The comments were reported Wednesday in a Journal article by Jon Gillooly, giving the views of several Cobb state legislators about the Iowa caucus results. Afteward, Rep. Manning, a supporter of Newt Gingrich for president, said on Facebook: “I sincerely apologize to Mitt Romney and for offending people of Mormon faith.”
The story quickly gained legs around the country and here in Cobb with a flood of blogs decrying Manning’s comments which have not been explained by her, apology notwithstanding.
This leads us to the question: To what extent is a candidate’s faith an issue in this presidential campaign, harking back to the 1960 race when John F. Kennedy successfully faced the issue and became the first Catholic to be elected president.
In answer to the question, it happens that Gallup has just released its findings on the influence of religion in the elections this year. An aggregate of 11,405 Republicans and Republican/leaning independents provided “the basis for a detailed look at the relationship between Republicans’ own religion and the religion of the GOP candidates” for the party’s 2012 presidential nomination.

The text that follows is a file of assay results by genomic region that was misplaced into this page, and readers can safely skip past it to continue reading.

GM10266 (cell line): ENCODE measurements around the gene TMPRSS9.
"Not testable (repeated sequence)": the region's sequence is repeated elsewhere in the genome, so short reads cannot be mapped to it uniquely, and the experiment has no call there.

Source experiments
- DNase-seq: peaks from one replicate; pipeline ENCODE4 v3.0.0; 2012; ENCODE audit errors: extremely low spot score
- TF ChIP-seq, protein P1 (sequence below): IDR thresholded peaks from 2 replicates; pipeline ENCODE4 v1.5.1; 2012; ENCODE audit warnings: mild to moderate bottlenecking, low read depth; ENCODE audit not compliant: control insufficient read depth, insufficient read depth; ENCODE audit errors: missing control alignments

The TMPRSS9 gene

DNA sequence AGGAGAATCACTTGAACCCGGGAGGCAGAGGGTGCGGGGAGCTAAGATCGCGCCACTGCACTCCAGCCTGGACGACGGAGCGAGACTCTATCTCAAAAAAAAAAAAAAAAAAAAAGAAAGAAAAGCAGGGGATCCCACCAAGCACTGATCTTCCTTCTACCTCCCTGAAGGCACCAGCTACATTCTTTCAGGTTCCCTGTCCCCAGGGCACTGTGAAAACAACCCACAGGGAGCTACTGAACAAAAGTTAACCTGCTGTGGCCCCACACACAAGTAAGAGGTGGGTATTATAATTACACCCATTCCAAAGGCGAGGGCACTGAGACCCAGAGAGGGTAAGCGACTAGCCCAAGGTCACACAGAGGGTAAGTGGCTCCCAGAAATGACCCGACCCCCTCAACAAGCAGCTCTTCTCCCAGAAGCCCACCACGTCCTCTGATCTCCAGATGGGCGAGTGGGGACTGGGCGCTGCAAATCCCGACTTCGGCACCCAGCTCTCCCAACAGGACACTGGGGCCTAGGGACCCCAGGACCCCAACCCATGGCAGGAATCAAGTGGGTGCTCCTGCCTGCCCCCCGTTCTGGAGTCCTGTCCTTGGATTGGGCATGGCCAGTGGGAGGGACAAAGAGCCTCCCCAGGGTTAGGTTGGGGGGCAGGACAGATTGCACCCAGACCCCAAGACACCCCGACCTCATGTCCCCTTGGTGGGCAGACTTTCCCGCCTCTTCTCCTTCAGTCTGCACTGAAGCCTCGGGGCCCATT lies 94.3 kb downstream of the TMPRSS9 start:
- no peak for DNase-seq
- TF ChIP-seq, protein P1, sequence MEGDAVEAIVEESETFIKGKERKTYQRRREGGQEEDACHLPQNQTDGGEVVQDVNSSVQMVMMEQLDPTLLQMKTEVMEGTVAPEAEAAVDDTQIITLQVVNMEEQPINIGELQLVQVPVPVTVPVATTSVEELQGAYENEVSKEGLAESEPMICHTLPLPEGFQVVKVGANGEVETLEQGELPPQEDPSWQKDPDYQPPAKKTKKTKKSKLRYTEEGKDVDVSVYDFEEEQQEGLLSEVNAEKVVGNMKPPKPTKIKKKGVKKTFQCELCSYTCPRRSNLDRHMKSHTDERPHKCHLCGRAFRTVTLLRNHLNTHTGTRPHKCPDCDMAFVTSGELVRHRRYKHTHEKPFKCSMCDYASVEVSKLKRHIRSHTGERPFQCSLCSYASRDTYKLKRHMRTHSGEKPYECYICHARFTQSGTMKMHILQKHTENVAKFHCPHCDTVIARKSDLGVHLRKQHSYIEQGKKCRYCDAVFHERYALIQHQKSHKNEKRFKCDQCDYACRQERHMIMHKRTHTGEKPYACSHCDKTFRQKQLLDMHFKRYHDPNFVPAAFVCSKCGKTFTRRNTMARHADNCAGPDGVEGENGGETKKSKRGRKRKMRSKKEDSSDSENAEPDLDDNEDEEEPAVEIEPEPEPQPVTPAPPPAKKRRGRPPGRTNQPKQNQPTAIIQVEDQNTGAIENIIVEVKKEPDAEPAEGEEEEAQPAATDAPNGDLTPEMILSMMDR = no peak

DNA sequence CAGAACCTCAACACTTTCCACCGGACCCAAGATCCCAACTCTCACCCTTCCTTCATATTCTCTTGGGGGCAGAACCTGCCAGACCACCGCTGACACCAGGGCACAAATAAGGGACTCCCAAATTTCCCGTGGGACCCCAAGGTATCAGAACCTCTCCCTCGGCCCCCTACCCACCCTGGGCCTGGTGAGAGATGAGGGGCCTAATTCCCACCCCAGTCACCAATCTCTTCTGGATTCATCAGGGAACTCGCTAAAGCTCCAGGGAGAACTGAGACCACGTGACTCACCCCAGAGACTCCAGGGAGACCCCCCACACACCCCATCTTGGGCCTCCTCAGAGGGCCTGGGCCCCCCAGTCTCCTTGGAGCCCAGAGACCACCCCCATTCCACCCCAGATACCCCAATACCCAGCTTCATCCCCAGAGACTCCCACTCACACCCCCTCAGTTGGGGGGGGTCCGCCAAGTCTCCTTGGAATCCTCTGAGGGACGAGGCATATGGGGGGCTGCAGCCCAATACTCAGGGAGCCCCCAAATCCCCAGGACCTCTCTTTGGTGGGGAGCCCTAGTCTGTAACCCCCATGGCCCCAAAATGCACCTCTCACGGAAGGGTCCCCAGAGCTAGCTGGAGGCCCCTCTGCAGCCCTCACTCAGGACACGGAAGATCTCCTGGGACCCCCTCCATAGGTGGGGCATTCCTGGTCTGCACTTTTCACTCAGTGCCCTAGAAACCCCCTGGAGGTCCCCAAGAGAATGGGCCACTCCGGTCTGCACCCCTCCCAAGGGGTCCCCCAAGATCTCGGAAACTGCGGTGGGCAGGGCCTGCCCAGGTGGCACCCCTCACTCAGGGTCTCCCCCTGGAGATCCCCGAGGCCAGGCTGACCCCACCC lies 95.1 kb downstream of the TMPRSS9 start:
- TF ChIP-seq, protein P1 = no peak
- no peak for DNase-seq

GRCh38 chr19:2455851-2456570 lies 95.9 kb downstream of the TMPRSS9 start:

“Religion,” says Gallup, “is a major differentiating factor in the broad scope of American politics today, with highly religious Americans significantly more likely to identify as Republicans and less likely to identify as Democrats than those who are less religious. Additionally, Americans who identify with a non-Christian faith or who have no religious identity at all are significantly more likely to be Democrats than the national average.”
As for Romney’s Mormon faith, Gallup says the polling confirms overwhelming support for him from fellow Mormons nationwide. But Mormons make up only about two percent of American adults and four percent of Republicans nationally.
As for the possible effect of Romney’s faith “on the vote of highly religious non-Mormons, a much larger voting bloc,” Gallup found: “The current data show that highly religious Protestants do give Romney slightly lower support than he gets among all Republicans, although the five-point difference is not huge.” It comes down to 18 percent support for Romney from weekly church attendees versus 23 percent for all Republicans and leaners.
Gallup also found that Republicans with no religious identity disproportionately favor Ron Paul, but Catholic Republicans “were no more likely than average to support the two Catholics in the GOP race, Newt Gingrich and Rick Santorum.” Moreover, Protestant Republicans “did not disproportionately support any particular candidate,” including the two Protestant candidates: Ron Paul, raised a Methodist and now occasionally attending a Baptist church; and Rick Perry, raised a Methodist and now attending a non-denominational evangelical Protestant church. Candidate Jon Huntsman is also a Mormon.
The good news: Gallup’s data indicate that Romney’s faith is not a significant issue among Republicans.